GPA average in core subjects (math, English, science, social studies) was calculated at the end of the semester before the interventions, and at the end of the semester after the interventions. Brief questions before and after the interventions assessed the students' beliefs about intelligence, and their sense of meaningfulness about schoolwork.

GPA before intervention was positively associated with a growth mindset and a sense of purpose, explaining why the interventions had no effect on better students. Only the growth mindset intervention led to a more malleable view of intelligence; only the sense-of-purpose intervention led to a change in perception in the value of mundane academic tasks. Note that the combined intervention showed no such effects, suggesting that it had confused rather than enlightened!

In the growth mindset intervention, students read an article describing the brain’s ability to grow and reorganize itself as a consequence of hard work and good strategies. The message that difficulties don't indicate limited ability but rather provide learning opportunities, was reinforced in two writing exercises. The control group read similar materials, but with a focus on functional localization in the brain rather than its malleability.

In the sense-of-purpose interventions, students were asked to write about how they wished the world could be a better place. They read about the reasons why some students worked hard, such as “to make their families proud”; “to be a good example”; “to make a positive impact on the world”. They were then asked to think about their own goals and how school could help them achieve those objectives. The control group completed one of two modules that didn't differ in impact. In one, students described how their lives were different in high school compared to before. The other was much more similar to the intervention, except that the emphasis was on economic self-interest rather than social contribution.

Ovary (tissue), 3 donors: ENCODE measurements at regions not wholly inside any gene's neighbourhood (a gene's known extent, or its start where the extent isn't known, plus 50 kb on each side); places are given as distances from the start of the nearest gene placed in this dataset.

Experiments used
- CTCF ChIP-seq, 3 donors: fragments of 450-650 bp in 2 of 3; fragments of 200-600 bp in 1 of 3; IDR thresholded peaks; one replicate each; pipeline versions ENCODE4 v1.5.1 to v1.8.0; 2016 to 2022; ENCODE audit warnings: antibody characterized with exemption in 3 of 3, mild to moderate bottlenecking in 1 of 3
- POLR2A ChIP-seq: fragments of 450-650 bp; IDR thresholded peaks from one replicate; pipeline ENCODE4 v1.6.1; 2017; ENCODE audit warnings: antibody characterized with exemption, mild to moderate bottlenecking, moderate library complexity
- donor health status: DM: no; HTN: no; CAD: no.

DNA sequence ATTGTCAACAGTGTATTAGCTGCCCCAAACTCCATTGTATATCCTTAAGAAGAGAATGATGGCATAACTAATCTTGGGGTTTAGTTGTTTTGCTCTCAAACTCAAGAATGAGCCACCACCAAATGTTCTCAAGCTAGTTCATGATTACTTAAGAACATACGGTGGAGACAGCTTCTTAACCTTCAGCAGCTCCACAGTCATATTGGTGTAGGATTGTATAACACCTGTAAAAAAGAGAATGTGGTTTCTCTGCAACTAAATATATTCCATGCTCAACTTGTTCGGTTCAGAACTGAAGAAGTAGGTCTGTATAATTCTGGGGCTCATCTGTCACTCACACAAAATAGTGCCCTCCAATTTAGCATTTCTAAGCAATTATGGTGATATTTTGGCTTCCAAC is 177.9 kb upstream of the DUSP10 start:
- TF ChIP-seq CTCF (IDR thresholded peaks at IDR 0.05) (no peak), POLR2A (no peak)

The findings are interesting in showing that you can help poor learners with a simple intervention, but perhaps even more, for their indication that such interventions are best done in a more holistic and contextual way. A more integrated message would hopefully have been more effective, and surely ongoing reinforcement in the classroom would make an even bigger difference.

http://www.futurity.org/high-school-growth-mindset-910082/

I’ve spoken before about the effects of motivation on test performance. This is displayed in a fascinating study by researchers at the Educational Testing Service, who gave one of their widely-used tests (the ETS Proficiency Profile, short form, plus essay) to 757 students from three institutions: a research university, a master's institution and a community college. Here’s the good bit: students were randomly assigned to groups, each given a different consent form. In the control condition, students were told: “Your answers on the tests and the survey will be used only for research purposes and will not be disclosed to anyone except the research team.” In the “Institutional” condition, the rider was added: “However, your test scores will be averaged with all other students taking the test at your college.” While in the “Personal” condition, they were told instead: “However, your test scores may be released to faculty in your college or to potential employers to evaluate your academic ability.”

No prizes for guessing which of these was more motivating!